I understand how outside life can get in the way. But I have little interest in following an account that only tweets once or twice a month if that. Even more important than activity, though, is the quality of the content. I want to get something out of the accounts I follow–whether that be learning something new about wine, an inspiration for a post or a reason to think about things in a different way.

All of the accounts listed below deliver on those criteria and are well worth following.

Masters of Wine and Master Sommeliers

Sadly not too many Masters of Wine and Master Sommeliers are really active on Twitter. Quite a few fall into the “tweet every once in a while” mindset and it seems like most Master Sommeliers have migrated over to Instagram.

But the ones below are a few notable exceptions that I’ve found.

Jancis Robinson (@JancisRobinson)

The Beyoncé of Wine. Need I say more?

Sarah Abbott (@SarahAbbottMW)

Sarah is a Master of Wine who posts reasonably regularly about various tastings she’s attending, MW affairs, timely news articles as well as posts from her Swirl Wine Group blog.

Jennifer Simonetti-Bryan MW (@JediWineMaster)

By far, the coolest wine name on Twitter. And it’s a moniker that Simonetti-Bryan certainly lives up to as evidenced by her tweets and fabulous Rosé Wine wine book (which I reviewed here).

Elizabeth Gabay MW (@LizGabayMW)

One of the foremost authorities on rosé wine, I also get quite a bit of insight into the European market and politics from following her Twitter feed. Recently, she was in the Canary Islands where she posted a great pic of the many old-school styles of vine trellising still used on the Spanish islands.

Debra Meiburg MW (@DebraMeiburgMW)

Debra is an Asian-based Master of Wine who comments on various aspects of the wine industry. Her Twitter feed is always an excellent source for keen insights such as the quotes she pulled from Laura Catena’s recent seminar in Hong King.

Photo by Asianpalate. Uploaded to Wikimedia Commons under CC-BY-3.0

Jeannie Cho Lee

Jeannie Cho Lee MW (@JeannieChoLee)

The first Asian Master of Wine, Jeannie is a frequent contributor to Decanter and the Robb Report. While her Twitter feed has its fair share of bottle porn, I appreciate that she adds some context and details to describe all the fabulous wine she is drinking. It’s always nice to know that your sentiment on Cristal is shared by a Master of Wine.

Pascaline Lepeltier (@plepeltier)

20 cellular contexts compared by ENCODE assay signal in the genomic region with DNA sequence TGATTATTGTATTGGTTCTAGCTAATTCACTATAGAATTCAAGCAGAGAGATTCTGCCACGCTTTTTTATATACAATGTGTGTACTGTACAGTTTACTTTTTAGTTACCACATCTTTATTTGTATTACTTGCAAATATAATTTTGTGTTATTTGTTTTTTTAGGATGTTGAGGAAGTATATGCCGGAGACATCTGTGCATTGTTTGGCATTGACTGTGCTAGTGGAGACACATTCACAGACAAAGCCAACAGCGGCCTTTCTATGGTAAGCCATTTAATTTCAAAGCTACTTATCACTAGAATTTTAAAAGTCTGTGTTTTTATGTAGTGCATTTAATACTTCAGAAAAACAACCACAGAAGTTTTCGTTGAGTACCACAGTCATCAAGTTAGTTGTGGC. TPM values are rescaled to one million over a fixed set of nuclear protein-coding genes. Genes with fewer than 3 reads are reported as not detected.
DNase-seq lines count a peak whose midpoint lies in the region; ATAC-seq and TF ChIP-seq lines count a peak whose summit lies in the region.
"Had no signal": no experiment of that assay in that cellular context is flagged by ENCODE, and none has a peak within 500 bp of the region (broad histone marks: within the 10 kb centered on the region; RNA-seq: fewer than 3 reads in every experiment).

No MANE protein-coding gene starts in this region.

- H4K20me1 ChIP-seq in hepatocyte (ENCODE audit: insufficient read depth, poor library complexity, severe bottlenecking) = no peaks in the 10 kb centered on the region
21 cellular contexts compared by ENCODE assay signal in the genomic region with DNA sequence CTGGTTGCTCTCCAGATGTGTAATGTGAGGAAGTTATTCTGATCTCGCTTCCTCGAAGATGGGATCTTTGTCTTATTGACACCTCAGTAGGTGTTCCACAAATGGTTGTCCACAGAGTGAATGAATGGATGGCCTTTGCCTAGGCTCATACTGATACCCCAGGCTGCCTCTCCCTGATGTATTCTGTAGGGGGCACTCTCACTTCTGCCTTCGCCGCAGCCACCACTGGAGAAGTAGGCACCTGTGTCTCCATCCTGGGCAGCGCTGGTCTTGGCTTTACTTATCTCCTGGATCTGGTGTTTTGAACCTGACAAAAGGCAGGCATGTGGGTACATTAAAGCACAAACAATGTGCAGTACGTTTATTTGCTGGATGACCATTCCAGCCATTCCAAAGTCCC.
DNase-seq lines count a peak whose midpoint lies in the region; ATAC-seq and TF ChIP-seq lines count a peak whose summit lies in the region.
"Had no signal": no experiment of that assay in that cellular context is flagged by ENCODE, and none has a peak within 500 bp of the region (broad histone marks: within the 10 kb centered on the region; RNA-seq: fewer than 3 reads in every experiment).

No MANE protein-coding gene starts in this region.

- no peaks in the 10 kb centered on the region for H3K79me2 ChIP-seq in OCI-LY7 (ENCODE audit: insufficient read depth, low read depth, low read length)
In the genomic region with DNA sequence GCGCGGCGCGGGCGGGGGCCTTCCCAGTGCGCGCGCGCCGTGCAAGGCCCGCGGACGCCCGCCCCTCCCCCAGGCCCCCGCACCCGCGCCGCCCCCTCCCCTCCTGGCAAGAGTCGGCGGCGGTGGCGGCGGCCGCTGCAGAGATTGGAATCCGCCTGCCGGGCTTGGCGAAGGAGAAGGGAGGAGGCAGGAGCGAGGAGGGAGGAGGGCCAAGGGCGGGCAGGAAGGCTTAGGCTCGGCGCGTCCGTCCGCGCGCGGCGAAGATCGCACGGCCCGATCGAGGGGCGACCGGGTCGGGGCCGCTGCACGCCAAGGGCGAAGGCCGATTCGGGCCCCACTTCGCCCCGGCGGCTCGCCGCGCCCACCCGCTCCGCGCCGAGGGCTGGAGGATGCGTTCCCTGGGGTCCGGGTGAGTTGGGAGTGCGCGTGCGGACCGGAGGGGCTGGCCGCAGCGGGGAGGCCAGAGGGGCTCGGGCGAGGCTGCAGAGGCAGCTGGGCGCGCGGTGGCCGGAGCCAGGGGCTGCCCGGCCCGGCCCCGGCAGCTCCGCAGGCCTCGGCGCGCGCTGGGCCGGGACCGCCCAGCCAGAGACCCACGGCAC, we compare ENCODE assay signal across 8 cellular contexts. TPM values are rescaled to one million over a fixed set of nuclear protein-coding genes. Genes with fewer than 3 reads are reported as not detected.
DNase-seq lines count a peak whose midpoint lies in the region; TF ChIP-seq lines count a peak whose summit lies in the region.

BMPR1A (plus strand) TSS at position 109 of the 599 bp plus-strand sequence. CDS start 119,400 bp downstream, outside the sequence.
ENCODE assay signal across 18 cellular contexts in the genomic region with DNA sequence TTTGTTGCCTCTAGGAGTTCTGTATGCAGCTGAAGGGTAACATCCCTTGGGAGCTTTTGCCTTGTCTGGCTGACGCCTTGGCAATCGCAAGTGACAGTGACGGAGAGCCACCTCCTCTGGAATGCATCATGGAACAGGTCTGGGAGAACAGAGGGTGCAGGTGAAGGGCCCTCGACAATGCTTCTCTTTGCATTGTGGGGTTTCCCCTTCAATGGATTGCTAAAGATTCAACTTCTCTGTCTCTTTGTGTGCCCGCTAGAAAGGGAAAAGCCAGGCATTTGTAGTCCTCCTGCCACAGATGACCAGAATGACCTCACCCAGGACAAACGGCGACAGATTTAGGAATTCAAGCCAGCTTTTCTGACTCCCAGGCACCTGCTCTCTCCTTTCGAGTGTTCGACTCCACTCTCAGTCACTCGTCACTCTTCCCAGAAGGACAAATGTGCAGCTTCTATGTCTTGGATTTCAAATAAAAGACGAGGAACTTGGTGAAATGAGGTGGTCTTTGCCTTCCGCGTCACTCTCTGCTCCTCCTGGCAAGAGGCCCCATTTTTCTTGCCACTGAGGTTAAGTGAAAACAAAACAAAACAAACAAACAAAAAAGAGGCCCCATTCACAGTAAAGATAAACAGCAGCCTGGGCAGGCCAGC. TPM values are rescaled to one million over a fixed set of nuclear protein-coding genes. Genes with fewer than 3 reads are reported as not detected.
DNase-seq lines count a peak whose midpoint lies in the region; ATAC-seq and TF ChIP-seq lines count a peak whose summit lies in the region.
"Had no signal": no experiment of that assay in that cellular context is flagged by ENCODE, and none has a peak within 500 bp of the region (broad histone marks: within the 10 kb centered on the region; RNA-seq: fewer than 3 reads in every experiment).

Along with Alice Feiring, Pascaline authored the Dirty Guide to Wine and is a big advocate of Natural Wine. She is also an evangelist for the wines of her native Loire Valley including the incredibly underrated Chenin blanc grape. Bringing more attention to Chenin is a mission that I can certainly get behind!

Wine Business and Marketing Mavens

Rebecca Hopkins (@beckhopkinswine)

Rebecca is a long time industry vet who frequently comments and retweets articles about important happenings in the industry. A native Australian, she’ll often tweet about some of the silly ways that Australian wines and other beverages are marketed.

Cathy Huyghe (@cathyhuyghe)

The co-founder of Enolytics, many of Cathy’s tweets (as well as her articles for Forbes and other publication) are business and data-driven. I particularly like the way that she tends to cut through the noise to show unique perspectives about hot-button wine topics such as her post in January about diversity in the wine business.

https://twitter.com/VinoSocialNancy

Screenshot of Nancy Croiser’s Vino Social Twitter page.

Nancy Croisier (@VinoSocialNancy)

Nancy is a long time marketing specialist who runs Vino Social which helps wineries better utilize social media. Her mission is one close to my heart and such a vital component in regaining the lost storytelling of wine. Needless to say, her Twitter feed is a master class in savvy social media use and is well worth following for anyone in the wine business.

Jessyca Lewis (@JessycaLewis)

Jessyca is a wine educator with a business and marketing focus. Every other Monday she hosts interviews and moderates conversations about wine marketing topics under the #winemktmonday hashtag. For anyone wanting to learn more about the business, particularly in the US, this is a must-follow.

Polly Hammond (@mme_hammond)

Along with Reka Haros and Felicity Carter (mentioned below), Polly usually gets tagged and contributes to really informative and interesting wine conversations on Twitter. It makes sense way given her background in the marketing world running 5forests in New Zealand.

Melanie Ofenloch (@dallaswinechick)

A professional marketing consultant in the Dallas area, Melanie is a fixture at many tasting events where she interacts with industry folks such as Anne Bousquet from Domaine Bousquet. Her Twitter feed features a lot of pics and her thoughts from these events as well as useful retweets of interesting wine articles.

Brilliant Women Winemakers and Winery Owners

Reka Haros (@RekaHaros)

Reka owns Sfriso Winery with her husband in the Treviso region of Venice. But she has a background in marketing and advertising which gives her great insights as well. She contributes to some of the best Twitter convos happening in the wine industry (IMO). Like this recent thread about a Harvard Business Review article on wine consumers that was stirring up controversy.

Treveri blind bottles

Don’t be misled by the bling display bottles, there is some seriously good sparkling wine being made here.

Julie Grieb (@cuveetirage)

Julie owns the Washington State sparkling wine producer Treveri with her husband and is an alum of Sonoma University Wine Business Management program. While a lot of her tweets, understandably, focus on sparkling wine (including highlighting the super cool single-vineyard Pinot Meunier bottling from Alfred Gratien) she also participates in a lot of fun win convos.